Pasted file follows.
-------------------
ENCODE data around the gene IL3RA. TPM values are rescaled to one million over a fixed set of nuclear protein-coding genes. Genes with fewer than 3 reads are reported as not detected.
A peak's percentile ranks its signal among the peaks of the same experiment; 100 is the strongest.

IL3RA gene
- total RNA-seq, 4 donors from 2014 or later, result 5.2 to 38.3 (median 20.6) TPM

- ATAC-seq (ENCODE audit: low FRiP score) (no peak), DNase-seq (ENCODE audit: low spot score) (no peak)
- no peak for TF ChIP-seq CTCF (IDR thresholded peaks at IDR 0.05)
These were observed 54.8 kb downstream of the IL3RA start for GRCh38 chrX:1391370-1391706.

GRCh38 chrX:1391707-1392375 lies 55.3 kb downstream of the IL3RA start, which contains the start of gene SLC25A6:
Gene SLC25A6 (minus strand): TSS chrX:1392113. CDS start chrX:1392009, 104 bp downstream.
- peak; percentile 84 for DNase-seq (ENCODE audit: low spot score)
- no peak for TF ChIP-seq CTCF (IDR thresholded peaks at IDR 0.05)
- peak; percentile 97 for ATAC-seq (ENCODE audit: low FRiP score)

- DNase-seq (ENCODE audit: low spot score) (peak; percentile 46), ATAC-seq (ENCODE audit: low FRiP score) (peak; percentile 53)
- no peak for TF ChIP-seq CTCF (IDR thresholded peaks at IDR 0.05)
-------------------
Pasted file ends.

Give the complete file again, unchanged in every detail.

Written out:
ENCODE data around the gene IL3RA. TPM values are rescaled to one million over a fixed set of nuclear protein-coding genes. Genes with fewer than 3 reads are reported as not detected.
A peak's percentile ranks its signal among the peaks of the same experiment; 100 is the strongest.

IL3RA gene
- total RNA-seq, 4 donors from 2014 or later, result 5.2 to 38.3 (median 20.6) TPM

- ATAC-seq (ENCODE audit: low FRiP score) (no peak), DNase-seq (ENCODE audit: low spot score) (no peak)
- no peak for TF ChIP-seq CTCF (IDR thresholded peaks at IDR 0.05)
These were observed 54.8 kb downstream of the IL3RA start for GRCh38 chrX:1391370-1391706.

GRCh38 chrX:1391707-1392375 lies 55.3 kb downstream of the IL3RA start, which contains the start of gene SLC25A6:
Gene SLC25A6 (minus strand): TSS chrX:1392113. CDS start chrX:1392009, 104 bp downstream.
- peak; percentile 84 for DNase-seq (ENCODE audit: low spot score)
- no peak for TF ChIP-seq CTCF (IDR thresholded peaks at IDR 0.05)
- peak; percentile 97 for ATAC-seq (ENCODE audit: low FRiP score)

- DNase-seq (ENCODE audit: low spot score) (peak; percentile 46), ATAC-seq (ENCODE audit: low FRiP score) (peak; percentile 53)
- no peak for TF ChIP-seq CTCF (IDR thresholded peaks at IDR 0.05)